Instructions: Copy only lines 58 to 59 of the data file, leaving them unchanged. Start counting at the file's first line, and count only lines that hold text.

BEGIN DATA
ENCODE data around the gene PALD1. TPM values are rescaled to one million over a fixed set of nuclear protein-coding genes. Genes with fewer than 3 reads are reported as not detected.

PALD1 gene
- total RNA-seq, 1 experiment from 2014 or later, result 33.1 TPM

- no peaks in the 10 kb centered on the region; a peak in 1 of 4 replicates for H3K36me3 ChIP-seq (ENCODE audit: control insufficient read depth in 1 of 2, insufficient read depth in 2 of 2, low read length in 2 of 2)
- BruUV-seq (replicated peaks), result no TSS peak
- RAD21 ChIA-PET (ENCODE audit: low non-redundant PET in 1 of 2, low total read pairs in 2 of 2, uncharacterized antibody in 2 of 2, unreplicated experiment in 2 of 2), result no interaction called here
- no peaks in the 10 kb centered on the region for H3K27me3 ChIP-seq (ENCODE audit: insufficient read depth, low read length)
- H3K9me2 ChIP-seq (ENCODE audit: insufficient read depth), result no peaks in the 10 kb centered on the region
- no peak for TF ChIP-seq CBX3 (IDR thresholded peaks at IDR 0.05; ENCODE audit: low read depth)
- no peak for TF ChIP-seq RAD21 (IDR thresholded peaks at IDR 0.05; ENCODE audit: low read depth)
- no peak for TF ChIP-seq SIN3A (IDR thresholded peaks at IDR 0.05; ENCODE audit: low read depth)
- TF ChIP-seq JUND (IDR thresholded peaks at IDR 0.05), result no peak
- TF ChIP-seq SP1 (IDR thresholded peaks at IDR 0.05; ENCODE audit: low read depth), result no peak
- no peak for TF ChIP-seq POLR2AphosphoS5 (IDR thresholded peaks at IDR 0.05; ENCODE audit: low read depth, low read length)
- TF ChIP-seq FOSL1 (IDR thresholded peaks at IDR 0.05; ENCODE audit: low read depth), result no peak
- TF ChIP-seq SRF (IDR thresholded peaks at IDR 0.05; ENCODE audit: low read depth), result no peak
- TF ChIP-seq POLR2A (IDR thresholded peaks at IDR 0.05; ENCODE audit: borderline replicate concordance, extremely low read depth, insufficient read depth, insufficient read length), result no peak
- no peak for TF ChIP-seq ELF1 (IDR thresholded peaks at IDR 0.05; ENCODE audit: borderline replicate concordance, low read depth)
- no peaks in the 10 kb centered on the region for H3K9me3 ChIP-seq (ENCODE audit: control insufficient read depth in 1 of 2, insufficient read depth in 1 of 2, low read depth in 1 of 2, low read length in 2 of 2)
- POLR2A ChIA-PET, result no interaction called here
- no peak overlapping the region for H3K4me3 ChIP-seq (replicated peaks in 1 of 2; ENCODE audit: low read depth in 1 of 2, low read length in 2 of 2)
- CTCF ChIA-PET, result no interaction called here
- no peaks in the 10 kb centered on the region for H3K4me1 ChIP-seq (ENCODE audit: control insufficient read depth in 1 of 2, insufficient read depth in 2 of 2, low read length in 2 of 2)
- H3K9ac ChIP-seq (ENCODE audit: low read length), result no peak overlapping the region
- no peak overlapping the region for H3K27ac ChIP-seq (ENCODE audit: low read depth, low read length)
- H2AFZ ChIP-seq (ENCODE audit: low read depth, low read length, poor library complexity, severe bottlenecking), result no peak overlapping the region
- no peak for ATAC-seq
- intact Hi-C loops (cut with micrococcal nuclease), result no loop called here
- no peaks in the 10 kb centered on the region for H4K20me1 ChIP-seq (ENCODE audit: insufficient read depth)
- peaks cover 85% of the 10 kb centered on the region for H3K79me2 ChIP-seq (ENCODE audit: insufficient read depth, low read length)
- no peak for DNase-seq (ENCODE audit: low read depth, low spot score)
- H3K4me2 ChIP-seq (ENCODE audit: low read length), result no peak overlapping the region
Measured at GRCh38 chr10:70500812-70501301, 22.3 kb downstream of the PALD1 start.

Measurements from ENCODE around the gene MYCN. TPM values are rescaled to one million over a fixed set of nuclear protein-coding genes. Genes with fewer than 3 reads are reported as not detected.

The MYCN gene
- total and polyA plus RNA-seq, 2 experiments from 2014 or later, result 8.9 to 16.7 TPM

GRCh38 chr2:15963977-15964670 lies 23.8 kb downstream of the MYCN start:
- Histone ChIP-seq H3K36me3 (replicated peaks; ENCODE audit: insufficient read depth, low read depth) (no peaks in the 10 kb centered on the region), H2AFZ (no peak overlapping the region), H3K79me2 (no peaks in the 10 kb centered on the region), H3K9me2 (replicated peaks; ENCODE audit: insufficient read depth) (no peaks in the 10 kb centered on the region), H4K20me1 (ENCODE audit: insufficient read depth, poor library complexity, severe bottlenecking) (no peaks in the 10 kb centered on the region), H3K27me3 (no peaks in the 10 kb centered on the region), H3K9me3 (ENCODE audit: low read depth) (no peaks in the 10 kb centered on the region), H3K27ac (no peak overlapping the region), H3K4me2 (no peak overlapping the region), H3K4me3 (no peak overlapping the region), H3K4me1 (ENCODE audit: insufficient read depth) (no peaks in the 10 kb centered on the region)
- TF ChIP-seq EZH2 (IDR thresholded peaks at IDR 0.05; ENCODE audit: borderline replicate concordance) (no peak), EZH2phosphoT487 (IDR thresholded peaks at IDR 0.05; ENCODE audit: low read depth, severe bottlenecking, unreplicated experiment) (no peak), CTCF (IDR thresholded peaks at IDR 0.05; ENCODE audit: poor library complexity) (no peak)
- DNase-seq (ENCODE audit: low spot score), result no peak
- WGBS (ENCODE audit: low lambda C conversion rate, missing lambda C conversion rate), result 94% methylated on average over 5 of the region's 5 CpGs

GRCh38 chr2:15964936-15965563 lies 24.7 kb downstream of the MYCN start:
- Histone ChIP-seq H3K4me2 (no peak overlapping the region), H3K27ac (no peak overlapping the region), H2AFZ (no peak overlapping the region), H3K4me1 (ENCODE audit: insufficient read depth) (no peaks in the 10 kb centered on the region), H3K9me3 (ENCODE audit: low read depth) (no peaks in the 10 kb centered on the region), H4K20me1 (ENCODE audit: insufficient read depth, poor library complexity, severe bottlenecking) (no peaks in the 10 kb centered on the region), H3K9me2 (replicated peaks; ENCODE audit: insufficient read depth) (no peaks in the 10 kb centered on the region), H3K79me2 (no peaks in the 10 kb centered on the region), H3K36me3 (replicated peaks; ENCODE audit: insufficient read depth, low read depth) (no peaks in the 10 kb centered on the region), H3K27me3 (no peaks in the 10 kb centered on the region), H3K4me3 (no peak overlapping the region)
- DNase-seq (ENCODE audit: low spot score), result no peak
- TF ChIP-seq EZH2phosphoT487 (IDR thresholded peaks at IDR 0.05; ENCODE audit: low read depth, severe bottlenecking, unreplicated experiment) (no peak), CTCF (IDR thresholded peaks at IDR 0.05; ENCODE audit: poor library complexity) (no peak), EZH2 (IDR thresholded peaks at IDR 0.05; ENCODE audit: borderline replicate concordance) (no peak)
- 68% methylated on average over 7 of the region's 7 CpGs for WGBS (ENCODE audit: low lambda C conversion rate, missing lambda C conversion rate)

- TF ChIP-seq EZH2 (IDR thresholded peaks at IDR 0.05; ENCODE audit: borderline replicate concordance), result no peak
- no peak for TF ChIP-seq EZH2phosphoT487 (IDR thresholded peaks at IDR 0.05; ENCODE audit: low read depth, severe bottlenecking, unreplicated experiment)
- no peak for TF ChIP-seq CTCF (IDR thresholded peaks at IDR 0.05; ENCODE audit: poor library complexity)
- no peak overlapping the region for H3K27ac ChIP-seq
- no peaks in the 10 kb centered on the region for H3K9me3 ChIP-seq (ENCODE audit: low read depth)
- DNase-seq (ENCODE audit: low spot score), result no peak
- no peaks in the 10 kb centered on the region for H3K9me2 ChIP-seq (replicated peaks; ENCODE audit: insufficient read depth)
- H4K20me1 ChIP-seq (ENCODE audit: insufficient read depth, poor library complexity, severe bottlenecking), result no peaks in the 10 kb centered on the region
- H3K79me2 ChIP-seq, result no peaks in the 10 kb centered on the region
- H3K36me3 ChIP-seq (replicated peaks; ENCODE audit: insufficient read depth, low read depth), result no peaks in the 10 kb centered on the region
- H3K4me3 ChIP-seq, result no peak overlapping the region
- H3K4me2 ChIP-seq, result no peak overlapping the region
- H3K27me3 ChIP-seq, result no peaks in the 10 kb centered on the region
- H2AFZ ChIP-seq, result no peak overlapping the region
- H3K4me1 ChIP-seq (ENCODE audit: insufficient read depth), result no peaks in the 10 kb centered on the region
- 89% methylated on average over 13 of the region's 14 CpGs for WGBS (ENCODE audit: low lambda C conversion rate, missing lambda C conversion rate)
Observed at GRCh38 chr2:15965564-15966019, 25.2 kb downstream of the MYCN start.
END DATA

- H3K4me2 ChIP-seq, result no peak overlapping the region
- H3K27me3 ChIP-seq, result no peaks in the 10 kb centered on the region